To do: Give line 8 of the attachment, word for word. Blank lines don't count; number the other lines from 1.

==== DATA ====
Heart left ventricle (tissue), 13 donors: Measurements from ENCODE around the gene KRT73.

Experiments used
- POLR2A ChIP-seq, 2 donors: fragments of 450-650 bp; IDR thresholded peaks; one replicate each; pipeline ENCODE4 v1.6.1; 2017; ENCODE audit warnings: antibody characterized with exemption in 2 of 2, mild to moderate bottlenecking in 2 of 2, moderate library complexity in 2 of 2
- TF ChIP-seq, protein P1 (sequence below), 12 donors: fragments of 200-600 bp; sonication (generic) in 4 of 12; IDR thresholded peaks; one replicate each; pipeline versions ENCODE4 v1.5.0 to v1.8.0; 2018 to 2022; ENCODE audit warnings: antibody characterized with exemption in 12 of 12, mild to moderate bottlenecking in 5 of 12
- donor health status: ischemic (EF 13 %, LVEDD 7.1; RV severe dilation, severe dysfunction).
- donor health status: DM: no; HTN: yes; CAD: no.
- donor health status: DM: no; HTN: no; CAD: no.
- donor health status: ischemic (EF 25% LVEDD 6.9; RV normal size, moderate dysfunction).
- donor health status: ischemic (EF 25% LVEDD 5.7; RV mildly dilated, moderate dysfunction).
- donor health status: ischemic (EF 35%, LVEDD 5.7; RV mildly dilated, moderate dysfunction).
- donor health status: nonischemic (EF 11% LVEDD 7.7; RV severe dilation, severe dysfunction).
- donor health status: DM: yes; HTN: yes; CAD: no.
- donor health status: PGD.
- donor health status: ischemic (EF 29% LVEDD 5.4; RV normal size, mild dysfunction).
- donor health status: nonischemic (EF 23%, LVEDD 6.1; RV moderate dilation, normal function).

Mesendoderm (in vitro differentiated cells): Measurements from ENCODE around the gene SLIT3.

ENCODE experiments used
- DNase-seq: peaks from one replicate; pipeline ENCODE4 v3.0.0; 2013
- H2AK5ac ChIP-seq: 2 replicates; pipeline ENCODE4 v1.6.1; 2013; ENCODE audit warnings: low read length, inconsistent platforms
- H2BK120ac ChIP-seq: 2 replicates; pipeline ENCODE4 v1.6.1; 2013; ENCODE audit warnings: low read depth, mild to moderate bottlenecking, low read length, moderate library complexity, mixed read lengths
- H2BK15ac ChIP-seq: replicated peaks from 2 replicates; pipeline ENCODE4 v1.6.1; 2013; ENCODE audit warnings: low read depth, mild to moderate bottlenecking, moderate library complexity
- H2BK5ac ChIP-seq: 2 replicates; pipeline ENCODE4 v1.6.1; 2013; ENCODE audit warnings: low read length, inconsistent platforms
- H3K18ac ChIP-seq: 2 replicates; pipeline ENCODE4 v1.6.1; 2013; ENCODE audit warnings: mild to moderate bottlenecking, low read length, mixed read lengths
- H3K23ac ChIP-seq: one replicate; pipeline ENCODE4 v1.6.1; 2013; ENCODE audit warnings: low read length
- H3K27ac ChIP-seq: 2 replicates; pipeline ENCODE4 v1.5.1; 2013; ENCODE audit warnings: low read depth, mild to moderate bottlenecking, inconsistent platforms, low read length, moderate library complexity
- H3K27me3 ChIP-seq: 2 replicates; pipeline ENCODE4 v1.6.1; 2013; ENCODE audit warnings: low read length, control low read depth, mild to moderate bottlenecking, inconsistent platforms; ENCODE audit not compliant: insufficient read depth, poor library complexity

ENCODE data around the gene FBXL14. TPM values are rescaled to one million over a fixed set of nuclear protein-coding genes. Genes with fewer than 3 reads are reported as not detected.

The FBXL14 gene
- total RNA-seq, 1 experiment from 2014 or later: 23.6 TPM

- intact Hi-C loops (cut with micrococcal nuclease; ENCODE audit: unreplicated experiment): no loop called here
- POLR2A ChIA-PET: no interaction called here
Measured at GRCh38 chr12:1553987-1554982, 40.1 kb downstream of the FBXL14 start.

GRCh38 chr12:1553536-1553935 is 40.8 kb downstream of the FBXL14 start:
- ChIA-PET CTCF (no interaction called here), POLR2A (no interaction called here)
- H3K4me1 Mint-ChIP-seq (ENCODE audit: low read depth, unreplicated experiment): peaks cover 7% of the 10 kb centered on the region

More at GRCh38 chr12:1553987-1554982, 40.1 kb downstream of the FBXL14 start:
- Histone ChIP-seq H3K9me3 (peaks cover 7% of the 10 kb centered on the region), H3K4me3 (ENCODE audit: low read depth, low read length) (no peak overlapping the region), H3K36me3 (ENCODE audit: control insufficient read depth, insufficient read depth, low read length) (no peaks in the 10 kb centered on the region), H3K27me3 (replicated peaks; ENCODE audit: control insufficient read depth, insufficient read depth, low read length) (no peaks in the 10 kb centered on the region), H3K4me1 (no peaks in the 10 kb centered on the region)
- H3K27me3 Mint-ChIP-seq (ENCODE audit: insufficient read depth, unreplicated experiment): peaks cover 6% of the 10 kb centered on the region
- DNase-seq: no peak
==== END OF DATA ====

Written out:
- donor health status: ischemic (EF 25% LVEDD 6.9; RV normal size, moderate dysfunction).